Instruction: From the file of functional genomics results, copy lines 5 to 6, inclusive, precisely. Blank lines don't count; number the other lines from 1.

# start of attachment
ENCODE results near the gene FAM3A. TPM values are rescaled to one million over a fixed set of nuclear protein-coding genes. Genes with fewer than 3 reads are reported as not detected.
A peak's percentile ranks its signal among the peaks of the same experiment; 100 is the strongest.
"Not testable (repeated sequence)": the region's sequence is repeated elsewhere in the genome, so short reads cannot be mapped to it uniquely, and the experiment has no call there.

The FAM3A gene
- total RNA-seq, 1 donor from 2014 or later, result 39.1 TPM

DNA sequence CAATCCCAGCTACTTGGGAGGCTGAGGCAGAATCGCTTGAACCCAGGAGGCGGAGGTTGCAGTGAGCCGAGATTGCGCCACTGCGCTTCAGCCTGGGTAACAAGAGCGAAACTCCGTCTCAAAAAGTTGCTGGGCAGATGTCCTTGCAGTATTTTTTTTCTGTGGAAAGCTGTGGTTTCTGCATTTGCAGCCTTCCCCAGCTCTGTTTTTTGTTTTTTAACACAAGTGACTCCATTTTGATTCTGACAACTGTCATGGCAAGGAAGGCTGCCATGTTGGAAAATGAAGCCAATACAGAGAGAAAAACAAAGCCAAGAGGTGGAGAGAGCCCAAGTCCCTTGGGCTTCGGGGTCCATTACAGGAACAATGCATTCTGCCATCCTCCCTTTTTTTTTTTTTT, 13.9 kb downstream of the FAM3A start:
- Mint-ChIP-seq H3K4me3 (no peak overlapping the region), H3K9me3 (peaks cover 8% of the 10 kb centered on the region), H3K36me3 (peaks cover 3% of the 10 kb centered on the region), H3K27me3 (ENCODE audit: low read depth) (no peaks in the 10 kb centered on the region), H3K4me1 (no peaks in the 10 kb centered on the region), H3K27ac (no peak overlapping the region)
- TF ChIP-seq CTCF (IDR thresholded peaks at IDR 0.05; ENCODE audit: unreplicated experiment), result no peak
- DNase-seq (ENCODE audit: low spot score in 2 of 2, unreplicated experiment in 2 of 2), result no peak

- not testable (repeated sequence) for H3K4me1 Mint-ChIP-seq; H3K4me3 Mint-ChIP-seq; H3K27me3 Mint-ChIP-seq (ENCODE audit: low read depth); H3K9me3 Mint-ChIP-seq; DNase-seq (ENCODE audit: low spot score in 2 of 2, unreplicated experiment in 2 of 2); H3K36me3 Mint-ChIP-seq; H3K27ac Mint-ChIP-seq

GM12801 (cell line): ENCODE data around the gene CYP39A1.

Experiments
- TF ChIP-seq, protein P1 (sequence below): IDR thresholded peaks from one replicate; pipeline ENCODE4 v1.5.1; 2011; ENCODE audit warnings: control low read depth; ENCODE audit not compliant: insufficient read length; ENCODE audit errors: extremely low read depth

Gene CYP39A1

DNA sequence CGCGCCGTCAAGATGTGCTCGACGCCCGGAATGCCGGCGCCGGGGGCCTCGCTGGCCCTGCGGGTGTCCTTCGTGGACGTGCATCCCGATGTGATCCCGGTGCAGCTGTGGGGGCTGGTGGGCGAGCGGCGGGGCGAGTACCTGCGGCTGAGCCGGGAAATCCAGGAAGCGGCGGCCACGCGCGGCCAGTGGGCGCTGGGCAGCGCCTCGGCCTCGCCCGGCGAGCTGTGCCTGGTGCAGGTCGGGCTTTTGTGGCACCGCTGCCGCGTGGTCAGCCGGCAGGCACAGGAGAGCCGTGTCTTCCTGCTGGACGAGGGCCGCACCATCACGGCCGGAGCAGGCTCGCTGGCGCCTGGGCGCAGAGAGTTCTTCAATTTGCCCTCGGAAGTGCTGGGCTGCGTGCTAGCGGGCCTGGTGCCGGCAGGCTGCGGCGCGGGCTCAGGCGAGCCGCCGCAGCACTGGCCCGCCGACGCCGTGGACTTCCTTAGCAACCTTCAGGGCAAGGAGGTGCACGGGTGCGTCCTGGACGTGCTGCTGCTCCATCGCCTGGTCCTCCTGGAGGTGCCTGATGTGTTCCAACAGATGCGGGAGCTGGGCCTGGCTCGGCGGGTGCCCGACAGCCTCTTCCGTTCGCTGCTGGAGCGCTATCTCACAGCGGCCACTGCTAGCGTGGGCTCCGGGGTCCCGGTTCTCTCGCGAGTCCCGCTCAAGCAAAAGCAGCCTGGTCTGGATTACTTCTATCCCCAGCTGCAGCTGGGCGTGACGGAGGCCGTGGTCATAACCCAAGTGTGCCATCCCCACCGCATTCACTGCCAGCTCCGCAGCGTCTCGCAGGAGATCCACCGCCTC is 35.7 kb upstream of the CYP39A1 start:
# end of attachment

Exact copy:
- total RNA-seq, 1 donor from 2014 or later, result 39.1 TPM

DNA sequence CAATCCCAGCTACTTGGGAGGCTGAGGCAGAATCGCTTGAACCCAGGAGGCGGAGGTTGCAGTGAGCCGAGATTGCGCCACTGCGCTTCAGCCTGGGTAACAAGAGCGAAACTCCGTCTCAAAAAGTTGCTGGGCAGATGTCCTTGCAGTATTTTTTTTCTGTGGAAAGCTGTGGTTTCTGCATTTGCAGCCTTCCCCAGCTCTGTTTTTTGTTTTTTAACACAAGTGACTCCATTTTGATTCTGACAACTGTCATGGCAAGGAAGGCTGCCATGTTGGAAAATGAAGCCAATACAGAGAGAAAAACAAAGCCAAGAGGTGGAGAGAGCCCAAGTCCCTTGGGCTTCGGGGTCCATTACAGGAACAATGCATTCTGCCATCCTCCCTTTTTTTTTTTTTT, 13.9 kb downstream of the FAM3A start: